ZB ZB
Live now
Start time
Playing for
End time
Listen live
Listen to NAME OF STATION
Up next
Listen live on
ZB

Coral bleaching hits 75 percent of Great Barrier Reef

Author
AAP,
Publish Date
Sun, 7 Apr 2024, 2:35pm
A diver inspects a coral head along the Great Barrier Reef in August 2022 on Hastings Reef. Bleaching events and global warming have done significant damage to the Great Barrier Reef, threatening its Unesco World Heritage List status. Photo / Getty Imges
A diver inspects a coral head along the Great Barrier Reef in August 2022 on Hastings Reef. Bleaching events and global warming have done significant damage to the Great Barrier Reef, threatening its Unesco World Heritage List status. Photo / Getty Imges

Coral bleaching hits 75 percent of Great Barrier Reef

Author
AAP,
Publish Date
Sun, 7 Apr 2024, 2:35pm

Coral bleaching driven by climate change has hit three-quarters of the Great Barrier Reef as the Australian federal government continues to fight an in-danger listing 50 per cent of the reef has suffered high or very high levels of damage.

The reef is in the grip of its fifth mass bleaching event in eight years due to heat stress fuelled by the burning of fossil fuels.

Evidence of the latest event has been emerging over the past couple of months but the latest overview from the Great Barrier Reef Marine Park Authority shows how bad it is.

The update comes amid ongoing efforts by the federal government to keep the reef off the list of World Heritage sites in danger.

In-danger listings are not supposed to be a punishment, rather an instrument to encourage a redoubling of conservation efforts.

Aerial surveys of hundreds of reefs in the Great Barrier Reef Marine Park show half have high or very high levels of coral bleaching.

The authority said less than 10 per cent had extreme levels of bleaching but it did not provide a precise figure.

Only a quarter of surveyed reefs showed no to low levels of bleaching.

In-water surveys suggest the same thing with most detecting moderate to severe impacts and the danger is not over yet with sea surface temperatures remaining up to 1.5C above average for this time of year.

“A build-up of heat stress is again starting to accumulate in the northern and offshore central region but continues to plateau in the southern region,” the authority said.

The damage from climate change is being compounded by outbreaks of coral-munching crown-of-thorns starfish.

The authority also warns the reef could suffer flood-related harm after above-average March rainfall in Queensland’s far north.

The Australian Marine Conservation Society says the results are alarming but not surprising given sea temperatures were up to 2.5C above the long-term average across the marine park this summer.

“This is probably the worst we have seen since 2016,” said the society’s reef campaigner Dr Lissa Schindler.

“We need urgent climate action and the reef’s custodian, the Great Barrier Reef Marine Park Authority, should be sounding the alarm for Australia to do more.”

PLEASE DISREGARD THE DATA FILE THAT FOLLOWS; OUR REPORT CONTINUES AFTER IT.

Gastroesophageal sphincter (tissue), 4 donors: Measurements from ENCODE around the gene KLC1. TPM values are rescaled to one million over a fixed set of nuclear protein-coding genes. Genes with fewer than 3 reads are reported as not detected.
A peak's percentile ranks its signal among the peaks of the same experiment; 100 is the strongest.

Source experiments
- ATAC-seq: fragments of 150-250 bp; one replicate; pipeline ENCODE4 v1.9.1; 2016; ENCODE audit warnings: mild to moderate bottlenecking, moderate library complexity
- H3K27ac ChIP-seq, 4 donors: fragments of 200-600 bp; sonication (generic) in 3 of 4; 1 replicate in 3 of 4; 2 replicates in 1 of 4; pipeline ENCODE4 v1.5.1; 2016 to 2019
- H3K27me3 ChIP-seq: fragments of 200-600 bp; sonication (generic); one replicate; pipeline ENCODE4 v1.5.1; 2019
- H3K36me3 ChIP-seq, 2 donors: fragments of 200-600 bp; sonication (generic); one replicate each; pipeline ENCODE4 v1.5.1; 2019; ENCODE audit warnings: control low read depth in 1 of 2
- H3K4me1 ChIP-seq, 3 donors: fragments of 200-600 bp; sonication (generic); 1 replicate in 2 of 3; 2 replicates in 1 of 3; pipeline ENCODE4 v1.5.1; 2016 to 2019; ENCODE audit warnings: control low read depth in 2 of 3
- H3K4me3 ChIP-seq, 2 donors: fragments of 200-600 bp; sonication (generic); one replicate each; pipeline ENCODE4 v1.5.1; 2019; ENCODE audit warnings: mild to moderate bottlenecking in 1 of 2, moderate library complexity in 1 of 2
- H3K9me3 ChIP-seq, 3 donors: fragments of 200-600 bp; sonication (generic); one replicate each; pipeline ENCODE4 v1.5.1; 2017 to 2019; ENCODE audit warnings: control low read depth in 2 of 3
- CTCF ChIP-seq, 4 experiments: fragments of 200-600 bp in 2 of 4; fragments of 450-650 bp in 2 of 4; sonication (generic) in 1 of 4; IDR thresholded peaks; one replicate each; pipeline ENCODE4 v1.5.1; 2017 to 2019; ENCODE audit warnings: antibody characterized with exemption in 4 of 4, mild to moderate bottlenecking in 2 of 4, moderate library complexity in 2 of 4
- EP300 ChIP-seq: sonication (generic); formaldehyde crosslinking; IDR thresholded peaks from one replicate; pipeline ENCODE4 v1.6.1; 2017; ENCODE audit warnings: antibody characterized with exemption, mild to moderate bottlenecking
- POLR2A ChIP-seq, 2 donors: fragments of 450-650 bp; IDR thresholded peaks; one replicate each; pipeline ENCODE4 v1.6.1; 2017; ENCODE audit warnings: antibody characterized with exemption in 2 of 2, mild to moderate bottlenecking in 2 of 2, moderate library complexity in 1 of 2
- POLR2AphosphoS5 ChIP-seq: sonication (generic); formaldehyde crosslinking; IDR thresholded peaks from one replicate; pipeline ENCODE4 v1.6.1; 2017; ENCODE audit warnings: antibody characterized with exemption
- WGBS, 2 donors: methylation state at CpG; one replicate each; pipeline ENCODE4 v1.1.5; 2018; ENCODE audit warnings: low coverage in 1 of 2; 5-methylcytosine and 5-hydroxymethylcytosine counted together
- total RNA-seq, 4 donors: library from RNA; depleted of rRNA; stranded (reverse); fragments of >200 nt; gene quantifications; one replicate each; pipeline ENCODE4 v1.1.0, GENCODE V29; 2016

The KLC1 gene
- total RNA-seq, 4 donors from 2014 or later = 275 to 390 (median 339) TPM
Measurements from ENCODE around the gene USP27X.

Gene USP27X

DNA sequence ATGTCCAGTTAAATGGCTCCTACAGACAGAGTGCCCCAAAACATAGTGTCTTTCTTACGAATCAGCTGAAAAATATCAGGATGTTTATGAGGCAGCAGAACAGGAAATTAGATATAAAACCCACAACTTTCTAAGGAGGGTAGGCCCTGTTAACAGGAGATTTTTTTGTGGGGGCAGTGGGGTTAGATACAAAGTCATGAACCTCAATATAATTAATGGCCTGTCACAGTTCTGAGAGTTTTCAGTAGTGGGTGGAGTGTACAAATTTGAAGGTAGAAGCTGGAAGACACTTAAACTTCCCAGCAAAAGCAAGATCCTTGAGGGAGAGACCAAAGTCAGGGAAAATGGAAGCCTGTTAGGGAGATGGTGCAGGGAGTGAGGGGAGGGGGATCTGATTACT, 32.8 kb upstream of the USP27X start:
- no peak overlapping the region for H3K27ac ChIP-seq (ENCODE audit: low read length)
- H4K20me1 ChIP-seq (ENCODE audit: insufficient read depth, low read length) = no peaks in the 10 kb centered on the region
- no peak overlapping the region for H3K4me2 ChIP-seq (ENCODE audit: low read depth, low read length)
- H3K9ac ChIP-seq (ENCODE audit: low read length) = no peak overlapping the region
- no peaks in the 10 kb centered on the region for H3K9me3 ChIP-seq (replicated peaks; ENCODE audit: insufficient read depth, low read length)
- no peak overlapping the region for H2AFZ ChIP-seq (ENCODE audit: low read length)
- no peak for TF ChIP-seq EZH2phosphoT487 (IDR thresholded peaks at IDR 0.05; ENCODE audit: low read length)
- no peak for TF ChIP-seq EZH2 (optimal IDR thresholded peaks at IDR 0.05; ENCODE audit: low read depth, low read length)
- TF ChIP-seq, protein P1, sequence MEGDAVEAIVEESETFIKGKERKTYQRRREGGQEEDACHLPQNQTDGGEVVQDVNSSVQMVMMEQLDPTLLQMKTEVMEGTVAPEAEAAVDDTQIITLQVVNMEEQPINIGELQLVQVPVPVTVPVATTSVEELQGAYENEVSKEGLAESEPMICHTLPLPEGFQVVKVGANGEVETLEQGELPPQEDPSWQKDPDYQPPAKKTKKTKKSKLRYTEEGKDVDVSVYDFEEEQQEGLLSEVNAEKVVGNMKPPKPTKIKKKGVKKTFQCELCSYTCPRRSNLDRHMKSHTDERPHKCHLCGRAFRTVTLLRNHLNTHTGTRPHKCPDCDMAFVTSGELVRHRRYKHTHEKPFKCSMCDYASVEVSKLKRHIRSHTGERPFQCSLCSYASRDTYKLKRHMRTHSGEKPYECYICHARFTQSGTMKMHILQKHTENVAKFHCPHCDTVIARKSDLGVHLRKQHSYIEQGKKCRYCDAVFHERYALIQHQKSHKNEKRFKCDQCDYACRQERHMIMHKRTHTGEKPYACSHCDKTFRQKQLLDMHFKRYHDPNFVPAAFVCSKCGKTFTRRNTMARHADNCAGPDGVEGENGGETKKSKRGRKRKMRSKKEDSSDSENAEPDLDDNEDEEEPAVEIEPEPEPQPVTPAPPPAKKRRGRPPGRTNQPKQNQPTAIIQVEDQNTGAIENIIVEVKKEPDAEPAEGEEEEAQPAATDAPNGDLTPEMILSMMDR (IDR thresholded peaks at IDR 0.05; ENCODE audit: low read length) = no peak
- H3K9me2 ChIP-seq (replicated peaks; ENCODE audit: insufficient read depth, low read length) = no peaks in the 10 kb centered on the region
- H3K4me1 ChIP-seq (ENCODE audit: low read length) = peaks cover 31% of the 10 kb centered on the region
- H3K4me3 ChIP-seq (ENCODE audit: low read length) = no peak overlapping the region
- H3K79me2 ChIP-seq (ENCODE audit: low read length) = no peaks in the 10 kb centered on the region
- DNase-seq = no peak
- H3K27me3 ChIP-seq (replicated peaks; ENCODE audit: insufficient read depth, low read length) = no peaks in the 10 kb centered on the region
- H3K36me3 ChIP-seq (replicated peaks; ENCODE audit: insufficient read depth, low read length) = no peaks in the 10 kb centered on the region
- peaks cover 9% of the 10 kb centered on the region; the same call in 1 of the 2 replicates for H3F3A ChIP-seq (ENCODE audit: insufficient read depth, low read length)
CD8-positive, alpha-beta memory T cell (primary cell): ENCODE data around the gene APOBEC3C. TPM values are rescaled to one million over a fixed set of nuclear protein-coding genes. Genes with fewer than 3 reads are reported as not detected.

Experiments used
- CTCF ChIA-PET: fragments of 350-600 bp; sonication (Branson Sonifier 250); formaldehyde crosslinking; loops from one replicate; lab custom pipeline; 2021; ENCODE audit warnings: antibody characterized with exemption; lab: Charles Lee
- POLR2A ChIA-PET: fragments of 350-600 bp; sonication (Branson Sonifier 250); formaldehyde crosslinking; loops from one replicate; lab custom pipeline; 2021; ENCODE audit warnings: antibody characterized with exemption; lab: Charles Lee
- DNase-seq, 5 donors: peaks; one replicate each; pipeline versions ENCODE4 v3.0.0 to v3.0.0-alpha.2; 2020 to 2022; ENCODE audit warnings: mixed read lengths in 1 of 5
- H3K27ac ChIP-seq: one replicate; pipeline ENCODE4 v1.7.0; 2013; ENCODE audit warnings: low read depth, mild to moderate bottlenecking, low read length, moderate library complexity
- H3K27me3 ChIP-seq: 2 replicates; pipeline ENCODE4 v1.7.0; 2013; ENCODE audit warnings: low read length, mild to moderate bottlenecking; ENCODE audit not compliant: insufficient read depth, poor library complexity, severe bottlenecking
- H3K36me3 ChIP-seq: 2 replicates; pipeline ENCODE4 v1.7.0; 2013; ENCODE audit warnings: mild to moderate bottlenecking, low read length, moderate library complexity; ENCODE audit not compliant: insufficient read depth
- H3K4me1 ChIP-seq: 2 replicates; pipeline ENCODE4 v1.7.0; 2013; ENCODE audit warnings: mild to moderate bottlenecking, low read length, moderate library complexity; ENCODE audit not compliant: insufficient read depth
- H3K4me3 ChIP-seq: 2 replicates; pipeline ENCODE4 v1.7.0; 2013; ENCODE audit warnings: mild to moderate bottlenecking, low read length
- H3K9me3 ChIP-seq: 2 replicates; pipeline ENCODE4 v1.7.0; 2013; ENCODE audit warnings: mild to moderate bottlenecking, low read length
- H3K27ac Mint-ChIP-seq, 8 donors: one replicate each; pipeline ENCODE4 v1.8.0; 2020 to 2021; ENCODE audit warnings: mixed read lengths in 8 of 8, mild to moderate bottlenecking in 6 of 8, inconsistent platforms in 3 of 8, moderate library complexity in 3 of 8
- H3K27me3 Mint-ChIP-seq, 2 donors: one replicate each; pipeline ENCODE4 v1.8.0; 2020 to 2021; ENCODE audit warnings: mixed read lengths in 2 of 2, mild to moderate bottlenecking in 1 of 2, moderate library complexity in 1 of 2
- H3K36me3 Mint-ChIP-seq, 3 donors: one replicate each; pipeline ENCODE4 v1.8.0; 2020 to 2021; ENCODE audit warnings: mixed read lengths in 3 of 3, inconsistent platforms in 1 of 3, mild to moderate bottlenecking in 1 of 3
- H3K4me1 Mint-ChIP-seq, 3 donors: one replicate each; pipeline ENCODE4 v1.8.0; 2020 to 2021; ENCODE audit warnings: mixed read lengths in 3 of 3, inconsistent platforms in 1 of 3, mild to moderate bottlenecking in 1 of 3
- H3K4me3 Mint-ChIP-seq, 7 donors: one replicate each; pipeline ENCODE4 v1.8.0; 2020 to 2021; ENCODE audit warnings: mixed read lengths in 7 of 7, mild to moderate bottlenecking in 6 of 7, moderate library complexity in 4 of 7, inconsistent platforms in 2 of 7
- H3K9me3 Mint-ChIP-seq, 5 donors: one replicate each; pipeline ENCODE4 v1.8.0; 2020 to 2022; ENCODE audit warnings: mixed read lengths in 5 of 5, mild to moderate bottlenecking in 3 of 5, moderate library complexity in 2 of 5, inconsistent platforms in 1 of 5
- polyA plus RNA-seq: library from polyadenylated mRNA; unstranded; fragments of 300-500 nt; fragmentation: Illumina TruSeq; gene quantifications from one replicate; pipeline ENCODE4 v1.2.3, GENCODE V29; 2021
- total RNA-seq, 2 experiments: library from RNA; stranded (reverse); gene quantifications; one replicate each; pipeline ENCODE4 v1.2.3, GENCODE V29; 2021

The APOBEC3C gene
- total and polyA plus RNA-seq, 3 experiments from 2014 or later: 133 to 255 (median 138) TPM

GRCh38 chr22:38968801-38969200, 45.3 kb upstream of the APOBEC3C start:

A diver inspects a coral head along the Great Barrier Reef in August 2022 on Hastings Reef. Bleaching events and global warming have done significant damage to the Great Barrier Reef, threatening its Unesco World Heritage List status. Photo / Getty Imges
A diver inspects a coral head along the Great Barrier Reef in August 2022 on Hastings Reef. Bleaching events and global warming have done significant damage to the Great Barrier Reef, threatening its Unesco World Heritage List status. Photo / Getty Imges

Meanwhile, the Greens are demanding details about a very recent trip - by the government’s special envoy for the reef Nita Green and the marine park authority’s CEO Josh Thomas - to Unesco in Paris.

“The Greens are calling for full transparency of any recent lobbying of Unesco by the Albanese government in relation to the reef,” Senator Peter Whish-Wilson said.

“Successive governments have gone to extraordinary lengths to stop an in-danger listing of the reef by deliberately deceiving the world of the severity of climate change impacts on the reef, while at the same time approving massive new fossil fuel projects.”

Environment Minister Tanya Plibersek’s office did not directly answer AAP’s questions about the purpose of the visit.

In February, Australia sent an update on its reef protection measures to Unesco’s World Heritage Centre and the International Union for Conservation of Nature.

The organisations will assess those efforts and make recommendations to the World Heritage Committee when it revisits the in-danger listing in July.

In a statement on Saturday, Plibersek said climate change was the biggest threat to the world’s coral reefs including the Great Barrier Reef.

She said the government was acting by committing to net zero and investing in renewable energy and efforts to boost reef health, adaptation and resilience.

- AAP

Take your Radio, Podcasts and Music with you